Early October was a complete whirlwind for me - too much adventure and not enough sleep. But, when do we ever complain about that combination? For most weeks of the year, I live the life of your typical 40-hour a week employee. I sit at a desk, cranking out memos, answering emails, sitting in meetings to discuss necessary upgrades to our wastewater treatment plant or to strategize about the best method for plowing the 120 miles of roadway in our Town. My time away from work is when I feel alive, when I truly get to follow my passion - so I take advantage of every opportunity that comes my way!
Brian decided to run Grindstone 100 to close out his season - and asked that I travel with him to support him during the race. I was excited, since I really enjoy the Grindstone 100 event, so I was glad for an opportunity to return to the race...and even more excited that I would get to support Brian along the way. The plan was to crew Brian for the first 80 miles, then pace him in for the last 20 miles.
Brian has had a long season, so he was very much at the end of his season with this race. I spent much of the race doing my best to keep his head in the game. The race starts at 6pm, so there's the added challenge of running at night for the early miles - which I find just makes runners feel more isolated and lonely. Luckily, Brian seemed to be running with another guy (from Norway, I believe), and they are comfortably tied for 3rd for the first half of the race, passing miles with each other.
At mile 65, Brian came in alone in 3rd place - complaining that he just didn't feel committed to racing and was thinking of stopping. I ran the first mile out of the aid station with him to try to cheer him up a bit, and told him that I would be ready to run with him the next time I saw him (at mile 80). I knew he was in a bad place - and on my short mile jog back to the car, I saw that he had about 4 guys on his tail so there was no room for doubts.
The lead runner (Avery Collins) came through mile 80 when I was taking a brief nap in the car. I watched the #2 runner pass through the aid station, and while he was running well, he looked a bit worn down. If Brian could get motivated, I knew he could potentially track this guy down.
Brian and I headed out of the aid station together, he was about 40 minutes back on #2 (ok, so maybe we can't catch this guy after all). Brian was moving well - he was more unmotivated to move well rather than particularly hurting or tired. I did my best to motivate him - especially when (at one point) we could hear someone through the trees so we knew we were being caught. The miles seemed to drag on, and Brian cursed me every time I said 'I think that's the top of the climb there'.
Finally, we dropped into the mile 88 aid station, and found out that the gap to the 2nd place guy had shrunk to 20 minutes. I lied to Brian and said that he was only 10 minutes ahead, and Brian immediately responded. He aggressively attacked the last climb of the race to see if we could catch that runner (or at least gap whoever was on our tail). However, his energy burst was short lived, and he was back to a leisurely pace once the climb was over. No matter how much I tried to motivate him (telling him how hot his ass was, telling him that 'f-ing pussies walk this uphill, B-dogs run!', whatever), he basically swore back at me and told me he couldn't go any faster. He was getting increasingly annoyed at me and I was out of ideas.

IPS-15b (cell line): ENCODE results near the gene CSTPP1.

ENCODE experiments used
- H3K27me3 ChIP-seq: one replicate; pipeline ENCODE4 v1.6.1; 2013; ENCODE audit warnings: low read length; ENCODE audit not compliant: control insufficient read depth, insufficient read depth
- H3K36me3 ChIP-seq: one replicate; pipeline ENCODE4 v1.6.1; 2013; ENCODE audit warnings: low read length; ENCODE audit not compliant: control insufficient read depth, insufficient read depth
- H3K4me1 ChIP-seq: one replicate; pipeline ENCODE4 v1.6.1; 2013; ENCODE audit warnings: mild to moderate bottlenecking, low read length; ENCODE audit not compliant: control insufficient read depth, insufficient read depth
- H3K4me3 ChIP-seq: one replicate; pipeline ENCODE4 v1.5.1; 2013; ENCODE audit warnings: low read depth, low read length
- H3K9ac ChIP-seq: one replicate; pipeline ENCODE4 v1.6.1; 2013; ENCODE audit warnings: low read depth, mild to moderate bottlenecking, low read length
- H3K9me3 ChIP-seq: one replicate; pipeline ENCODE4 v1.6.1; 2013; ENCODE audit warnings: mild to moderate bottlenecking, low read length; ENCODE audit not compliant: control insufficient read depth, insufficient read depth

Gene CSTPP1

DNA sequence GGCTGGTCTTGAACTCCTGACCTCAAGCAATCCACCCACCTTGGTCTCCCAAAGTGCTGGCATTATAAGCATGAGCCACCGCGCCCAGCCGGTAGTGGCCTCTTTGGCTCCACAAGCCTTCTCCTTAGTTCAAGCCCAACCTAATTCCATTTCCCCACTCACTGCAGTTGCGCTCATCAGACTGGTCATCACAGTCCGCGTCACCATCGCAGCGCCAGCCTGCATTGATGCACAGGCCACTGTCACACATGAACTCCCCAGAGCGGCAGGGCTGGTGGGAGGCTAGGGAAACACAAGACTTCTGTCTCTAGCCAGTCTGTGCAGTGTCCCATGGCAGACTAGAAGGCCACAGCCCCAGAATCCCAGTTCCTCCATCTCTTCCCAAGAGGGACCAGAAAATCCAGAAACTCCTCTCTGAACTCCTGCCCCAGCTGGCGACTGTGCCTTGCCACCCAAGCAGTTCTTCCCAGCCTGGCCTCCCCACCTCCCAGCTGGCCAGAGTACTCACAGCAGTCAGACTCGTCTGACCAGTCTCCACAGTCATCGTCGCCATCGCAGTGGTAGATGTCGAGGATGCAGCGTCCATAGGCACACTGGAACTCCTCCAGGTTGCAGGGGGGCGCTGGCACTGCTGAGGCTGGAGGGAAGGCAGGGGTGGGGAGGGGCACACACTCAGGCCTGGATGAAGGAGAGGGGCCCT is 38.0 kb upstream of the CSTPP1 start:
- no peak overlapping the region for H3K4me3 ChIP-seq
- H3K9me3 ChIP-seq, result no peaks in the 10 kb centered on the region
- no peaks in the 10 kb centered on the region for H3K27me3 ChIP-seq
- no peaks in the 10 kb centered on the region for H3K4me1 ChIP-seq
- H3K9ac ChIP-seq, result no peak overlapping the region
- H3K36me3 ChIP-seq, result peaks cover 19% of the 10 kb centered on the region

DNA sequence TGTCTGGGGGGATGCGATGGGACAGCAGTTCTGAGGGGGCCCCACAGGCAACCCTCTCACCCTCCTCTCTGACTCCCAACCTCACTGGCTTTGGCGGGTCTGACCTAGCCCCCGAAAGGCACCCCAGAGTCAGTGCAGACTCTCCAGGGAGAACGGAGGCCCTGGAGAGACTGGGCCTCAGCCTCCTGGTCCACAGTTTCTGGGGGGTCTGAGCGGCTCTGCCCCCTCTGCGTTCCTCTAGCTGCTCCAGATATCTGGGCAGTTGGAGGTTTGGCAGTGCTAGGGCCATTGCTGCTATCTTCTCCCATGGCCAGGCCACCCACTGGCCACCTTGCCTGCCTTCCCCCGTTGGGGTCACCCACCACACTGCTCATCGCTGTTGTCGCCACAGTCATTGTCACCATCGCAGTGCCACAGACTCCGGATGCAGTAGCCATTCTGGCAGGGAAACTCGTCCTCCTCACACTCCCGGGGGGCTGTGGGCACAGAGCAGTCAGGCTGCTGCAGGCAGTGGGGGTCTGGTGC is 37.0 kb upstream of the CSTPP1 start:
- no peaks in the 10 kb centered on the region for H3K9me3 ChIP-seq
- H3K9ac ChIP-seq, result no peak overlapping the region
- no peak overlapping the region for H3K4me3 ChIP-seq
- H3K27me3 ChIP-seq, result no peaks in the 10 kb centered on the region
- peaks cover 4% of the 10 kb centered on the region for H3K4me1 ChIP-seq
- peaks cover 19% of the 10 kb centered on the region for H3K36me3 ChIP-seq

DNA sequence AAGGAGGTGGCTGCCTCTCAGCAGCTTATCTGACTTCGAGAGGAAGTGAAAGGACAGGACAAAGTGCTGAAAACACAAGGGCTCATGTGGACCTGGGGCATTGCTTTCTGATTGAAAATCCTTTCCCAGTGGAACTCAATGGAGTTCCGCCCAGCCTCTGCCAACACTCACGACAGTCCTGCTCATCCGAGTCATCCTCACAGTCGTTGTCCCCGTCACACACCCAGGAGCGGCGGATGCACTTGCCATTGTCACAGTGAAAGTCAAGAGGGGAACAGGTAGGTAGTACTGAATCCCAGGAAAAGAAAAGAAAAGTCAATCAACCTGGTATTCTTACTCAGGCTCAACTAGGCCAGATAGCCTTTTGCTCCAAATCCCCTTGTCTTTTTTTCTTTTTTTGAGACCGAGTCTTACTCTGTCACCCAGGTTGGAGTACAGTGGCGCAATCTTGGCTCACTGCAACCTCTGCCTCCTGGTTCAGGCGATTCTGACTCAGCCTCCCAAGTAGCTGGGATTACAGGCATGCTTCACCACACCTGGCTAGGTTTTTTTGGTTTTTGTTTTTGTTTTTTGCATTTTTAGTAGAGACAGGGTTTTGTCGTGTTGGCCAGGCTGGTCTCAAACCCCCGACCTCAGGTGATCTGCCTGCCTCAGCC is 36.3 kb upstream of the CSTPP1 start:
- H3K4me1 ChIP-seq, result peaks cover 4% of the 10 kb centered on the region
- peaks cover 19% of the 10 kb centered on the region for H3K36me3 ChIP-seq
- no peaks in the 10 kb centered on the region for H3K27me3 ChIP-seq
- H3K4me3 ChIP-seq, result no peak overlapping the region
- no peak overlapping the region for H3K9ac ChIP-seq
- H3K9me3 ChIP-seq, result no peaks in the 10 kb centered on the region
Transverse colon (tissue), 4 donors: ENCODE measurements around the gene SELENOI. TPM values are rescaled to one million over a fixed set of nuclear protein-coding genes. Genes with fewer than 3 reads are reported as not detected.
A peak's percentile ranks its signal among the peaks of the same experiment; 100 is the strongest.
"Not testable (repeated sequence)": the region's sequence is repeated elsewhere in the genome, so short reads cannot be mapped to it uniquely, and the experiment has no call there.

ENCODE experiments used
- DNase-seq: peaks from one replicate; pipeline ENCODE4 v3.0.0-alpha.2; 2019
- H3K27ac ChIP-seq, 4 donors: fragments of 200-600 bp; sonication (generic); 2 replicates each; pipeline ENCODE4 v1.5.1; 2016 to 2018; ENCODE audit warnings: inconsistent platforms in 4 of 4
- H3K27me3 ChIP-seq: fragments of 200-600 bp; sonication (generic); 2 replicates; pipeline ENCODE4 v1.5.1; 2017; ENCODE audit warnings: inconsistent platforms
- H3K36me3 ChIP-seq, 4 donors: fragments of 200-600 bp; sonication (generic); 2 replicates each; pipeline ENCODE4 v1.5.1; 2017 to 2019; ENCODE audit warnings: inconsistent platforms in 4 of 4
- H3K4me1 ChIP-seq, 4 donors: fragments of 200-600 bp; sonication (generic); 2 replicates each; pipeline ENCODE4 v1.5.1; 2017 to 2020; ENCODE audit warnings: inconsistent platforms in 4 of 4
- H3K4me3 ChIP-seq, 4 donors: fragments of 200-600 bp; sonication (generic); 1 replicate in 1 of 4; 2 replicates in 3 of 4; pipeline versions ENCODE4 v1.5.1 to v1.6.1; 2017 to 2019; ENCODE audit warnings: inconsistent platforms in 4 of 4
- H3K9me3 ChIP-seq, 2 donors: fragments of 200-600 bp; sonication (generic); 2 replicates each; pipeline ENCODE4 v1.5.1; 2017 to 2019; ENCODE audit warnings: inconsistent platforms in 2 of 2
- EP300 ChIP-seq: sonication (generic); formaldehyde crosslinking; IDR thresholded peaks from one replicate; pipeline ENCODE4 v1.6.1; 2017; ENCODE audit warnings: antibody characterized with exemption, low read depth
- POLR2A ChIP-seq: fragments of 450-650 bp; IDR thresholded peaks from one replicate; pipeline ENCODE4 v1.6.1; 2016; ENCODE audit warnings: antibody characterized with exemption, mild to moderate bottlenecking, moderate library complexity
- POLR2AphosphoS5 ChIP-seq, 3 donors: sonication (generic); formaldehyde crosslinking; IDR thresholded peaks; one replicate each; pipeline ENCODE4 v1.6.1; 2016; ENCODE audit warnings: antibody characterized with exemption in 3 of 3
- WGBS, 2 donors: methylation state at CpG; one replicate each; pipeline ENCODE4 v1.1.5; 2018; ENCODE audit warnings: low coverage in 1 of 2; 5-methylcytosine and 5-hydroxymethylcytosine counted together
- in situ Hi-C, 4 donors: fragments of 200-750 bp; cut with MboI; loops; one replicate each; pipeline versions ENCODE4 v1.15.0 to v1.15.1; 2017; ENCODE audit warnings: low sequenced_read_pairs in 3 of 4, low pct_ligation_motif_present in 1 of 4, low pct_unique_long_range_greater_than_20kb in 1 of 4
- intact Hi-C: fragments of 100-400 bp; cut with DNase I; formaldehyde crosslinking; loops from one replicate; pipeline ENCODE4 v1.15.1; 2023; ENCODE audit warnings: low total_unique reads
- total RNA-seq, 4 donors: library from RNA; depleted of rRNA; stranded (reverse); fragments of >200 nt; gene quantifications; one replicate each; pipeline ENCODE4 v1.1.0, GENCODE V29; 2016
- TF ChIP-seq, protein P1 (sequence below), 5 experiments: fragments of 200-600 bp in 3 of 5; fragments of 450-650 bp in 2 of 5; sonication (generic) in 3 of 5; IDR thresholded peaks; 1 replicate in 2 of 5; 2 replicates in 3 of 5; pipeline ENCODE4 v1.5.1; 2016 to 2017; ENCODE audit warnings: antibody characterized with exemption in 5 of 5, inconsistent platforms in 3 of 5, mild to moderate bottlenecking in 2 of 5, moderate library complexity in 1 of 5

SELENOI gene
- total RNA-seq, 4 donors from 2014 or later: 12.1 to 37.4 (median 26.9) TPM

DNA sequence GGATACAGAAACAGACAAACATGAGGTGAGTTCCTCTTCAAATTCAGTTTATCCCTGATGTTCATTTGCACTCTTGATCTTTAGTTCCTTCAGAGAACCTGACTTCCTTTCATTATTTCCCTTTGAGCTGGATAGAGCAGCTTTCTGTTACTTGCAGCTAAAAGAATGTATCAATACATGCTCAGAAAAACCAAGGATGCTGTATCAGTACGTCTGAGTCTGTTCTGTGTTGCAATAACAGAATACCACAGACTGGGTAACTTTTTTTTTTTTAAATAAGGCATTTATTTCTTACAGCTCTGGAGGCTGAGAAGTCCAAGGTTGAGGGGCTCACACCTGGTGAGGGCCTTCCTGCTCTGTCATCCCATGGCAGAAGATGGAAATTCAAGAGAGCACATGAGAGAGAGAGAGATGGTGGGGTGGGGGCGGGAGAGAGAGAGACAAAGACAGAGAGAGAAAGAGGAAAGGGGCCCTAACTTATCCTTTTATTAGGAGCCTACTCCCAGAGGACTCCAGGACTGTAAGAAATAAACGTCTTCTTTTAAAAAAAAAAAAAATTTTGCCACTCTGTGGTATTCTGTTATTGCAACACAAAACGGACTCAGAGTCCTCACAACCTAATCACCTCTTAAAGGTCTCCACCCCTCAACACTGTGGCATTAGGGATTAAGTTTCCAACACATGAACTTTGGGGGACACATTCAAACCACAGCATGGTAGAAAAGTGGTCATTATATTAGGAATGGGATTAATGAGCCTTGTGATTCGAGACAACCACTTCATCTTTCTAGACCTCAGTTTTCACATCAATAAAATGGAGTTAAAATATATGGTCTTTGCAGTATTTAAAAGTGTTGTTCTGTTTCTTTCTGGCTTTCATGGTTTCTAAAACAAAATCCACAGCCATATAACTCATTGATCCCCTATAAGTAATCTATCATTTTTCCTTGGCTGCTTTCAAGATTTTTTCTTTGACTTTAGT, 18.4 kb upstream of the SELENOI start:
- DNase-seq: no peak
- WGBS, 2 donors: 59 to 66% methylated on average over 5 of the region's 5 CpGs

We got to the mile 95 aid station - only 5 relatively easy miles to go. The 2nd place guy was only 5 minutes ahead of us now, but Brian was content to let him have 2nd place. 'I won't be that jack ass to pass him at mile 98 just to overtake 2nd place' he told me. I reminded him that this is a race - but I completely get where he's coming from.
After some water over the head, and a popsicle to go, we headed out. Brian walked the first bit, insisting that he needed to finish his popsicle before he ran again. Just as he was finishing it off, Matt Thompson (who had been running in 4th since at least mile 65) steam rolled past us. Brian did his best to stay with him, but was quickly shaken off his pace as Matt powered up a hill. Brian told me 'I can't do it, I just can't stay with him', and I responded that I was proud no matter what place he finished.
However, on the next uphill, Brian looked ahead and saw that Matt wasn't extending his lead - he had put in just enough of a push to gap us. Brian suddenly started running hard to catch up, then pass and gap Matt. It happened so suddenly that it caught me off guard - I caught up to Matt (and his pacer John) and hung with them - I didn't want to pull them up to Brian, and given how annoyed Brian was with me anyway I figured it was best to let him go.
I ultimately took a short cut to the finish, and was pleased to see that Brian ultimately 'unleashed the B-dog' and caught up to the 2nd place runner. They came in together (after trying to break each other for a few miles) then watched Matt (who started the whole finish placing shuffle) finish a few minutes back for a strong 4th place. It was awesome!
Brian and I got a quick shower, then jumped in the car to drive home - knowing that I have precious few hours before I was flying to England.